Posts Tagged ‘exprimental’

24th July 2020

This Valley Of Old Mountains is a collaboration between Taylor Deupree and Federico Durand, which the press release informs us, ‘quietly creates the folklore of an imaginary land. From a hemisphere apart, share simple sounds with complex stories. Their music balances an edge between translucency and exploration, focusing on obscurity, repetition and a shared

fascination of the mountains between them’.

The album’s thirteen tracks are sparse and lilting, and oftentimes intimate a certain oriental influence as the notes – picked and struck – ring out into a confined-sounding space. For the remainder, they simply hover and hum, an easy, effortless wash of sound. You don’t you just sit as the glitches play out, twisting your psyche fleetingly, and wonder where it’s actually going as you venture into your own head.

Not a lot happens here, but then again, this isn’t about events, and more about atmosphere. Listening to This Valley of Old Mountains, there are moments where I can’t tell if I’m listening to the album or just the throb of the extractor fan in the bathroom next to my office. In a way, it doesn’t really matter either way.

‘Honii’ brings trilling twitters of birdsong to join the slow, echoing chimes of dulcimer and similar, while ‘Wintir’ is minimal, atmospheric, and exemplary of sparsely-arranged warps and wefts. ‘Polei’ is a slow, soporific tinkling piece, and fits with most of This Valley of Old Mountains’ mellow mellifluousness.

This Valley of Old Mountains is background, is barely-present, is vague in structure. It’s a perfectly ambient work of ambience, and works perfectly.

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Interstellar Records – INT039

Christopher Nosnibor

Perhaps it’s because I’m not a speaker of German that I find the language so fascinating. In particular, the way compound words create long strings of letters which evoke phlegm. The album’s title and the titles of the two tracks, ‘Ereignishorizont’ and ‘Zustandhorizont’ translate as ‘Event-Horizon’ and ‘State-Horizon’ respectively, according to the press release (penned by a fellow based in Berlin and whose translation I trust), and they stand as megalithic sonic sculptures, forged using sounds conjured from 300-year-old organs. Hose are church organs, of course – an instrument which has been a longstanding fascination for Stefan Fraunberger. He has devoted considerable time to travelling extensively through Transylvania and exploring abandoned churches in such of disused organs and capturing their sounds.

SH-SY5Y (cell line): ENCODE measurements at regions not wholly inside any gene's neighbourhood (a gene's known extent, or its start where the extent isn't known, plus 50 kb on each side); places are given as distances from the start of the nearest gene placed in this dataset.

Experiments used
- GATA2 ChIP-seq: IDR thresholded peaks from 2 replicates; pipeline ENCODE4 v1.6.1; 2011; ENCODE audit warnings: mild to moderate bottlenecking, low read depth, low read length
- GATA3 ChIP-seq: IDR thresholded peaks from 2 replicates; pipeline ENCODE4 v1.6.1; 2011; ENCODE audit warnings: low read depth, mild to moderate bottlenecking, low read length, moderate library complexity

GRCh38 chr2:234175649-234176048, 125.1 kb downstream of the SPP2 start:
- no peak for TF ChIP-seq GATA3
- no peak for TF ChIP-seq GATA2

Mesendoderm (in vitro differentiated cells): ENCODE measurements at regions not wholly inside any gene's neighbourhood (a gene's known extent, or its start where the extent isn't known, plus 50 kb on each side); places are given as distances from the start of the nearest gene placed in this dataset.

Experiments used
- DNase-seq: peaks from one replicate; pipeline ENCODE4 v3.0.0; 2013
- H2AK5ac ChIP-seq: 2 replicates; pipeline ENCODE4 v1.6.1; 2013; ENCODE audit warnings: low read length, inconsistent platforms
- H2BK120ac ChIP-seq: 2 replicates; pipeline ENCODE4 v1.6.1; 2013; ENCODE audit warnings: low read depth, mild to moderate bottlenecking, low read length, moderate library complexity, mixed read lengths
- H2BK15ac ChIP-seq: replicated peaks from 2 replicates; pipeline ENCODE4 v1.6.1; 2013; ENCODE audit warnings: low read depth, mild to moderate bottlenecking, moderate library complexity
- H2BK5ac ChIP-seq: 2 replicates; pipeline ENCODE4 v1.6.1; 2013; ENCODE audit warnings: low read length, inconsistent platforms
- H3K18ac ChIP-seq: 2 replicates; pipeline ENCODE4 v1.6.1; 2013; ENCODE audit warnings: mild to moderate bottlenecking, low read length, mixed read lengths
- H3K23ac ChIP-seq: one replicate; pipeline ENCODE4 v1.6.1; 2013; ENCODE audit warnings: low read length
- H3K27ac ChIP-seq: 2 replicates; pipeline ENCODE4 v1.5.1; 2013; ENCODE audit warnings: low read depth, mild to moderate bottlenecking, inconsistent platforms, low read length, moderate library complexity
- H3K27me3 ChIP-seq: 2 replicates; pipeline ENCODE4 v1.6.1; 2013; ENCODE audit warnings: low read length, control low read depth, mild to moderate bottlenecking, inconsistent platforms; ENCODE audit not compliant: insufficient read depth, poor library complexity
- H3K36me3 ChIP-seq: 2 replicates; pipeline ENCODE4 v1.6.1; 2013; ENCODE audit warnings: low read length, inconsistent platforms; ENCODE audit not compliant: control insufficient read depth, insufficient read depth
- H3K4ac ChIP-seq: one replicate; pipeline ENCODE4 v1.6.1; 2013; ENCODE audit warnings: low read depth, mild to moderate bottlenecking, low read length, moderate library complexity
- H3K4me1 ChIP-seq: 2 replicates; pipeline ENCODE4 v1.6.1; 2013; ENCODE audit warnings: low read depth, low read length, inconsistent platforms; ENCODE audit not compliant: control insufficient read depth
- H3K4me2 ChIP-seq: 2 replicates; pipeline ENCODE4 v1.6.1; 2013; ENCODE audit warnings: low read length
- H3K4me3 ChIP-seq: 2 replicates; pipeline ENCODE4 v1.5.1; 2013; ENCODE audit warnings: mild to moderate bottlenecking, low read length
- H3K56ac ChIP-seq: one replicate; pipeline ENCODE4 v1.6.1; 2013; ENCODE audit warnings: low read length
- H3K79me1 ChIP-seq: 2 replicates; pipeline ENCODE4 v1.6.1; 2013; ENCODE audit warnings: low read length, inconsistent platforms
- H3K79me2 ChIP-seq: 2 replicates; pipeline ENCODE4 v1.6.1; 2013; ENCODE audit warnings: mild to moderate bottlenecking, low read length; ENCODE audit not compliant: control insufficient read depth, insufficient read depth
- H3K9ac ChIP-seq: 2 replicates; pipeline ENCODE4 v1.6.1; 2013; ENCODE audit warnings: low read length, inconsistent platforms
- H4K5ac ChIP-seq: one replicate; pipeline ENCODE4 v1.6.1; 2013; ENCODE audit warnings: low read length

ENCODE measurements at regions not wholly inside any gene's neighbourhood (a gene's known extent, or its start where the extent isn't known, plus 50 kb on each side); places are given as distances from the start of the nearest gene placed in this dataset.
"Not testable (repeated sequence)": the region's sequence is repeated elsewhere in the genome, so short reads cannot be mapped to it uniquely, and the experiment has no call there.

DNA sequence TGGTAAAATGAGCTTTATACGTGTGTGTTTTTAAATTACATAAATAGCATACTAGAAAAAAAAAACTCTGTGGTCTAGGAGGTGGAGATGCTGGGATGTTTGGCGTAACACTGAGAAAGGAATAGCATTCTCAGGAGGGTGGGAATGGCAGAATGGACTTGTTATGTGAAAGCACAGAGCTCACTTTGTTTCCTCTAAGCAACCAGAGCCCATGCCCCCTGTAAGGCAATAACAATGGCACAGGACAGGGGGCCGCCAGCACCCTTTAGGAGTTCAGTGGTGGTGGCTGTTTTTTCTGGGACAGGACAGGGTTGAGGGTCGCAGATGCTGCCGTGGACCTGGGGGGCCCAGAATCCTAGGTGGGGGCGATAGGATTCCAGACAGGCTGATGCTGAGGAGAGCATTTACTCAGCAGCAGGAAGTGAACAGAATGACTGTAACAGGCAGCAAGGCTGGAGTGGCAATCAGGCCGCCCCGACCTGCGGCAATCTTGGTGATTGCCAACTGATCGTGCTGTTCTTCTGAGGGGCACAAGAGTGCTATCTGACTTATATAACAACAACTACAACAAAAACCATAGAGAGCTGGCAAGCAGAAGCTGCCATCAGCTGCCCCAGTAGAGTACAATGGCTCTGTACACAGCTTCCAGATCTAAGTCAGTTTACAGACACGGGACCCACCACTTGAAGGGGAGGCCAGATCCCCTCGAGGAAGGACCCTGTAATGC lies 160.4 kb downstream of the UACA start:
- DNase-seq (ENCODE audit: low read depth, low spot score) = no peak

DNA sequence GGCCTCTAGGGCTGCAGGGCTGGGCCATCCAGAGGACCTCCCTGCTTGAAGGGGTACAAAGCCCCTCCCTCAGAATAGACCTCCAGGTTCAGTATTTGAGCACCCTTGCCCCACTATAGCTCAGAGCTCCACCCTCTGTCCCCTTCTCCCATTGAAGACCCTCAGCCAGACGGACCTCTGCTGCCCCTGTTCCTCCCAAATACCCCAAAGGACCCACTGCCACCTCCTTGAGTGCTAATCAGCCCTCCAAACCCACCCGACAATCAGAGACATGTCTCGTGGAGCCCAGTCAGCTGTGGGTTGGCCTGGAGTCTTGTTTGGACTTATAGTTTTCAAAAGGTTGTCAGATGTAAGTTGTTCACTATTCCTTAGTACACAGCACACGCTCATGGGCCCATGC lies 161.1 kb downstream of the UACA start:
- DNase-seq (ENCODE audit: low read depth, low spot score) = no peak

Transylvania contains a number of small villages, which have seen the majority of their population lost to migration following the fall of communism, leaving the fortress churches, built during the Ottoman Wars, abandoned, vacant and crumbling.

It’s perhaps because of these conditions that the organs which feature on this album’s two long-form tracks sound worn, rusted dilapidated forlorn. Conventionally, the organ yields a sound that is vast, bold, empowering, a sound which reaches to the skies and beyond, which fills the heart, the soul and the lungs, and which is rousing, and which is ultimately uplifting, spiritual.

But rather than the grand surges of sound commonly associated with church organs, Fraunberger’s compositions are delicate, gentle, long, reedy sighs which trill and quaver. Sad wheezes groan limply, a forlorn puff of a punctured bellows. The sounds cautiously teeter together, bend, hum and drone, ephemeral moments of accord and discord move seemingly at random. Gentle glides slide into cacophonous ruptures, key changes and chords disregarded.

The variety of tonalities and textures, atmospheres and moods is remarkable, and Fraunburger’s approach to transitions between these is ceaselessly inventive, with sudden changes bringing drama and more subtle shifts proving more calm and sedate. Impressively, the two pieces were recorded in single takes and are released here with no edits whatsoever, although the double vinyl release sees each track split into two pieces.

Given that the organ is, conventionally, a mighty and powerful instrument, to hear such dilapidated cases, puffing and droning creaking and fatigued, is strange and sad. The off-kilter and anticlimactic crescendos, the off-key climaxes and underpowered upsurges reveal a very different side of an instrument that carries undeniable connotations of a transcendental connection. And so what this album conveys, on many levels is a sense of diminishment, revealing as it does the fragility and ultimate humanity of the instruments. The organs recorded here are no more immortal, immutable or otherwise godly than anything else made by human hands, and as such, they’re prone to the same forces of nature and of ageing as anything else.

Fraunberger considers his work to be a form of ‘sonic archaeology,’ and it’s a fitting description. These recordings are based on instruments long forgotten, excavated after decades of decay. The moss and ivy grow as the timbers split and the tiles fall from the roofs. Nature always wins, and time is the only unstoppable force.

 

 

Stefan Fraunberger - Wurmloch